, Volume 20, Issue 3, pp 349–357 | Cite as

Two-dimensional speckle tracking echocardiography demonstrates no effect of active acromegaly on left ventricular strain

  • I. C. M. VolschanEmail author
  • L. Kasuki
  • C. M. S. Silva
  • M. L. Alcantara
  • R. M. Saraiva
  • S. S. Xavier
  • M. R. Gadelha



Speckle tracking echocardiography (STE) allows for the study of myocardial strain (ε), a marker of early and subclinical ventricular systolic dysfunction. Cardiac disease may be present in patients with acromegaly; however, STE has never been used to evaluate these patients.


To evaluate left ventricular (LV) global longitudinal strain in patients with active acromegaly with normal LV systolic function.


Cross-sectional clinical study.


Patients with active acromegaly with no detectable heart disease and a control group were matched for age, gender, arterial hypertension and diabetes mellitus underwent STE. Global LV longitudinal ε (GLS), left ventricular mass index (LVMi), left ventricular ejection fraction (LVEF) and relative wall thickness (RWT) were obtained via two-dimensional (2D) echocardiography using STE.


Thirty-seven patients with active acromegaly (mean age 45.6 ± 13.8; 48.6% were males) and 48 controls were included. The mean GLS was not significantly different between the acromegaly group and the control group (in %, −20.1 ± 3.1 vs. −19.4 ± 2.2, p = 0.256). Mean LVMi was increased in the acromegaly group (in g/m2, 101.6 ± 27.1 vs. 73.2 ± 18.6, p < 0.01). There was a negative correlation between LVMi and GLS (r = −0.39, p = 0.01).


Acromegaly patients, despite presenting with a higher LVMi when analyzed by 2D echocardiography, did not present with impairment in the strain when compared to a control group; this finding indicates a low chance of evolution to systolic dysfunction and agrees with recent studies that show a lower frequency of cardiac disease in these patients.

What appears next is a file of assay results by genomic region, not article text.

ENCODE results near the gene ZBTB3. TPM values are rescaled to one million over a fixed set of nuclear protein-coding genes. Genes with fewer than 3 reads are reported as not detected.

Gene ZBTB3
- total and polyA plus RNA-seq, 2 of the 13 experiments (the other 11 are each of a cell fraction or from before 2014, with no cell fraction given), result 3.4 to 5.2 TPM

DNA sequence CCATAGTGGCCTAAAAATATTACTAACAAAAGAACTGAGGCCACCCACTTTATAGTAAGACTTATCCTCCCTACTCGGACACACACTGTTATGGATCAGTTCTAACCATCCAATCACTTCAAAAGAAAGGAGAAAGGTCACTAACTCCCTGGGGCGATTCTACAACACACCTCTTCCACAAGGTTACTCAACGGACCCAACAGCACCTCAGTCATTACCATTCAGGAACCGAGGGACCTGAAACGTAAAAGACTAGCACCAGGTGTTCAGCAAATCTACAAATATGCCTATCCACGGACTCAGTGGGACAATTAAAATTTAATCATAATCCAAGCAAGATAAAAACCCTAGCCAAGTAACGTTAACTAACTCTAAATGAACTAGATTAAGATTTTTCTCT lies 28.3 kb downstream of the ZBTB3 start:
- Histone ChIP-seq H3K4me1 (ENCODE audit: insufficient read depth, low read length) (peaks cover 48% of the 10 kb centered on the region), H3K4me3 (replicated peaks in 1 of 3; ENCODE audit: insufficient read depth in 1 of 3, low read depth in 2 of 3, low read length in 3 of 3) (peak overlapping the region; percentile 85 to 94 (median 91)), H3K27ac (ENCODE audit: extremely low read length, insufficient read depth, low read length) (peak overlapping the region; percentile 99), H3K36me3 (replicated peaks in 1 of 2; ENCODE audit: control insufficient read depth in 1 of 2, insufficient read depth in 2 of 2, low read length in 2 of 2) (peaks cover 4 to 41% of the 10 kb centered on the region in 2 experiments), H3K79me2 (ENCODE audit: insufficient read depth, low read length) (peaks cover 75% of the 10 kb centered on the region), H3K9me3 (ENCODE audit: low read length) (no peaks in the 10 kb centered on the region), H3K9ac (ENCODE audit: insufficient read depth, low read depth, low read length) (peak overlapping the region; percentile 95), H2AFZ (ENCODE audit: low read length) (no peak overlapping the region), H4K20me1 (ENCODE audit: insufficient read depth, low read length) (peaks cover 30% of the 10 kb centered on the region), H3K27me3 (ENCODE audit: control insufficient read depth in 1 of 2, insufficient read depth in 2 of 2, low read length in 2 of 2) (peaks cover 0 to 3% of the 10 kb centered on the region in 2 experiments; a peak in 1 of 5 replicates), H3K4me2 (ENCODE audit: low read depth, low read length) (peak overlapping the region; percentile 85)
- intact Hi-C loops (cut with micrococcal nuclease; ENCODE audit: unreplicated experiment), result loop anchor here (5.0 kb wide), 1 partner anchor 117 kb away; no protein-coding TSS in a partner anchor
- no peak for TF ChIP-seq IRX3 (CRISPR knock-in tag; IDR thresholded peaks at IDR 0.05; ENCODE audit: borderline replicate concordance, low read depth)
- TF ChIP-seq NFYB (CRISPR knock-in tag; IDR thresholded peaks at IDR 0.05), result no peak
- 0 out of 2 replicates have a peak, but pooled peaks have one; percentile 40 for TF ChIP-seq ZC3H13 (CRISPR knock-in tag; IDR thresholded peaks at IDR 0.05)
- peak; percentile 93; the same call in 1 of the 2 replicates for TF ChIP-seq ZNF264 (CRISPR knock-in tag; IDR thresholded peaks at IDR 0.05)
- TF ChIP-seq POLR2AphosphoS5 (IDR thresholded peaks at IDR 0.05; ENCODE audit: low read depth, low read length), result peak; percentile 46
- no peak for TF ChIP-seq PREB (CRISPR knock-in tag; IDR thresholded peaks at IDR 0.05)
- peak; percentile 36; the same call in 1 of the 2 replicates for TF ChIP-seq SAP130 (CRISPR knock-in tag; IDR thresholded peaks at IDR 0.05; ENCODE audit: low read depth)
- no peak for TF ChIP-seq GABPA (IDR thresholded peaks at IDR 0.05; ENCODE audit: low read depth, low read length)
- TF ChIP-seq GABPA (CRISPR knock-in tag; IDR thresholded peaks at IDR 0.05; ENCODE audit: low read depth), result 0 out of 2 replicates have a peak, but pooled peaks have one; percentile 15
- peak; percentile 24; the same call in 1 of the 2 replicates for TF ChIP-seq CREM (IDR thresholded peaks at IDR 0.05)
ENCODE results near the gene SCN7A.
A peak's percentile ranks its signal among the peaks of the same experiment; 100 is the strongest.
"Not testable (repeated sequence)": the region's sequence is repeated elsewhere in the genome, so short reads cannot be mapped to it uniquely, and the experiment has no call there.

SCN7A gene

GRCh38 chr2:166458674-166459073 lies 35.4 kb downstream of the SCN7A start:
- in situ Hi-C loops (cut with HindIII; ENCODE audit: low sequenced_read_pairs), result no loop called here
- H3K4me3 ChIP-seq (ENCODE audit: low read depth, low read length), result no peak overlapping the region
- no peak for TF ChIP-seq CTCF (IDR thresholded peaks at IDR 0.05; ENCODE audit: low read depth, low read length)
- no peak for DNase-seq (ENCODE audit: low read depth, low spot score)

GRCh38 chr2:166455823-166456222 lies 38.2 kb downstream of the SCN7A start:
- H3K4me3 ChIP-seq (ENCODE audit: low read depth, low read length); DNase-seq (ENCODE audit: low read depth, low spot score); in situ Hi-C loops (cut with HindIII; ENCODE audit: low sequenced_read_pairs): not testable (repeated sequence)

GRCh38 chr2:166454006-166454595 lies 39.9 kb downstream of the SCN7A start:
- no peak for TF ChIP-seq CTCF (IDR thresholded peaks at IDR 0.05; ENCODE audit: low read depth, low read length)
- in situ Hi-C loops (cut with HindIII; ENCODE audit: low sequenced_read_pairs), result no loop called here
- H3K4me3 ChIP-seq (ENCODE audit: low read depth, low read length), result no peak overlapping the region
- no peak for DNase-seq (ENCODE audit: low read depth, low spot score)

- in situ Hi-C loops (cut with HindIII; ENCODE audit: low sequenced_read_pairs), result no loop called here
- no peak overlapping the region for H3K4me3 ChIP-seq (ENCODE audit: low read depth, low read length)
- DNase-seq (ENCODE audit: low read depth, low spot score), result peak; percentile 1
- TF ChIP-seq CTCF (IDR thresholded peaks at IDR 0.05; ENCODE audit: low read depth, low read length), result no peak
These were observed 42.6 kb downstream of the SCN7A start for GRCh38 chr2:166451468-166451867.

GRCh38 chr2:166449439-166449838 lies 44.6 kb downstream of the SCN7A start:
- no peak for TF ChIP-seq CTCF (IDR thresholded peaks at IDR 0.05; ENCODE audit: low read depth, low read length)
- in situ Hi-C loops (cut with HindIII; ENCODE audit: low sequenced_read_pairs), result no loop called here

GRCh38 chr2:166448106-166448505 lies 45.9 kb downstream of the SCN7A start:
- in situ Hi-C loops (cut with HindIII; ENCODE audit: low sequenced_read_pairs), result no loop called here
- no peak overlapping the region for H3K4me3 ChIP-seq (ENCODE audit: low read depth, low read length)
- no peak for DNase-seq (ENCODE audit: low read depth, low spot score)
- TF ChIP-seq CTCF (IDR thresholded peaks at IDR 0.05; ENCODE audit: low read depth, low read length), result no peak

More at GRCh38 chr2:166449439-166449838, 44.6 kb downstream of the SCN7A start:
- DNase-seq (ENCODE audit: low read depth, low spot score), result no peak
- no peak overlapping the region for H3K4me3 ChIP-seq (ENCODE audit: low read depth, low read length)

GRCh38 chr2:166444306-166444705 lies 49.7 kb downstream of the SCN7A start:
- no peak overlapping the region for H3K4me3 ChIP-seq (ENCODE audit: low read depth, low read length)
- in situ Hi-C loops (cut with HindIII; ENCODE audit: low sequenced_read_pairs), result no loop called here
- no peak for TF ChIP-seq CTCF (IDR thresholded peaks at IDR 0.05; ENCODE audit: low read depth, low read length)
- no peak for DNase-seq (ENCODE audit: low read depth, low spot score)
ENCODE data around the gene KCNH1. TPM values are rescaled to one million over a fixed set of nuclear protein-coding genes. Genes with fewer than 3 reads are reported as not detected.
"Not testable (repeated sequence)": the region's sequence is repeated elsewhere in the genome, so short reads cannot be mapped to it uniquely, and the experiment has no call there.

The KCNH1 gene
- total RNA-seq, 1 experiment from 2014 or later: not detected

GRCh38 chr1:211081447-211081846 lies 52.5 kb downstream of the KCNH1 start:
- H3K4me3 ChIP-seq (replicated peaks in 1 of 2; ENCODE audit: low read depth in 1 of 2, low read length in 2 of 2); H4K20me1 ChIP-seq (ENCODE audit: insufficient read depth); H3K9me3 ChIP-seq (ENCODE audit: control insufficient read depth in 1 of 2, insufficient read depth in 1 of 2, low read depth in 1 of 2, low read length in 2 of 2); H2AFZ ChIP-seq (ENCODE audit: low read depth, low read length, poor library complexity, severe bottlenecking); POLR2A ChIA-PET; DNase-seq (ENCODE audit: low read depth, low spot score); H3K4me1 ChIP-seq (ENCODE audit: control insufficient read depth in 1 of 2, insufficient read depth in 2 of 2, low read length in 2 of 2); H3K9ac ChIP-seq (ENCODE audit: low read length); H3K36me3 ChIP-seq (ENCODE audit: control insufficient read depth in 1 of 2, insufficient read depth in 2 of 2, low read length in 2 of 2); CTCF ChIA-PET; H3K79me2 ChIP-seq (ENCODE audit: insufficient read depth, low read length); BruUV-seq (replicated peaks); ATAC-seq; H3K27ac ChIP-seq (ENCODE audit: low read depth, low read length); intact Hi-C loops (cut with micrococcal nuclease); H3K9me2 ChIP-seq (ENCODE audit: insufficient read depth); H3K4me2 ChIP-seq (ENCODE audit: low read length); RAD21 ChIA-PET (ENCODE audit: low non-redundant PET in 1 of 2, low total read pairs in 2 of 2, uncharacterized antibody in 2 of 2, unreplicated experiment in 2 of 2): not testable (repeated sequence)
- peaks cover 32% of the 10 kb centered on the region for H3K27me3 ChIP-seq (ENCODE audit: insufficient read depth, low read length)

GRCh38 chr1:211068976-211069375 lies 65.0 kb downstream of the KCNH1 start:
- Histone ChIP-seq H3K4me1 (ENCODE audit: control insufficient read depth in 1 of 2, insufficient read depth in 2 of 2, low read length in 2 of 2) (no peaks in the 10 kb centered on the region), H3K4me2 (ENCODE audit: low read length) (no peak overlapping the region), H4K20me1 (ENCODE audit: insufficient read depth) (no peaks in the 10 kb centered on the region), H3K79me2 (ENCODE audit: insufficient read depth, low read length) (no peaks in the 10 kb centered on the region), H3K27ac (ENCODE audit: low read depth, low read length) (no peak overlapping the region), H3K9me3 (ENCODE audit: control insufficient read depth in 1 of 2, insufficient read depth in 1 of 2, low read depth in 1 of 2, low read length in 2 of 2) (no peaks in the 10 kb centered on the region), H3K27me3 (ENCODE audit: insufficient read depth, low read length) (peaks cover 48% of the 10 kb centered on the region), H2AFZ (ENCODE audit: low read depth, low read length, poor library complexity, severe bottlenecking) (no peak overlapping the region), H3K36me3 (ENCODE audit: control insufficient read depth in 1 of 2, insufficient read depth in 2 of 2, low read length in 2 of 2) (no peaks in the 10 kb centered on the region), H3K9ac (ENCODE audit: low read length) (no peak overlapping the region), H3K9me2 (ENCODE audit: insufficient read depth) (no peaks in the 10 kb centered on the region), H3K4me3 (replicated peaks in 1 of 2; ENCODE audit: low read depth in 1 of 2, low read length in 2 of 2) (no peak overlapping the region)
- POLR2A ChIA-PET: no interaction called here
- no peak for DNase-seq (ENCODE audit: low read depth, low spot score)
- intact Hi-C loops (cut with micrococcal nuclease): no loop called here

Acromegaly Left ventricular strain Speckle tracking echocardiography Cardiopathy 



The research has not received funding from any organization or company and was sponsored by the authors themselves.

Compliance with ethical standards

Conflict of interest

MRG has received unrestricted research grants and lecture fees from Novartis, Ipsen and Pfizer, has participated on advisory boards of Novartis and Ionis, and is a principal investigator in clinical trials by Novartis and Ipsen. The other authors have no conflicts of interest.

Ethical approval

All procedures performed were in accordance with the ethical standards of the HUCFF/UFRJ ethical committee and with the 1964 Helsinki declaration and its later amendments. Informed consent was obtained from all individual participants included in the study.


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Copyright information

© Springer Science+Business Media New York 2017

Authors and Affiliations

  • I. C. M. Volschan
    • 1
    Email author
  • L. Kasuki
    • 2
    • 3
    • 4
  • C. M. S. Silva
    • 2
  • M. L. Alcantara
    • 5
  • R. M. Saraiva
    • 6
  • S. S. Xavier
    • 1
  • M. R. Gadelha
    • 2
    • 3
  1. 1.Cardiology Section, Medical School and Hospital Universitário Clementino Fraga FilhoUniversidade Federal do Rio de JaneiroRio de JaneiroBrazil
  2. 2.Neuroendocrinology Research Center/ Endocrinology Section, Medical School and Hospital Universitário Clementino Fraga FilhoUniversidade Federal do Rio de JaneiroRio de JaneiroBrazil
  3. 3.Neuroendocrine Unit, Instituto Estadual do Cérebro Paulo NiemeyerSecretaria Estadual de Saúde do Rio de JaneiroRio de JaneiroBrazil
  4. 4.Endocrine SectionHospital Federal de BonsucessoRio de JaneiroBrazil
  5. 5.Echocardiographic SectionHospital Samaritano e Americas Medical CityRio de JaneiroBrazil
  6. 6.Instituto Nacional de Infectologia Evandro ChagasFundação Oswaldo CruzRio de JaneiroBrazil

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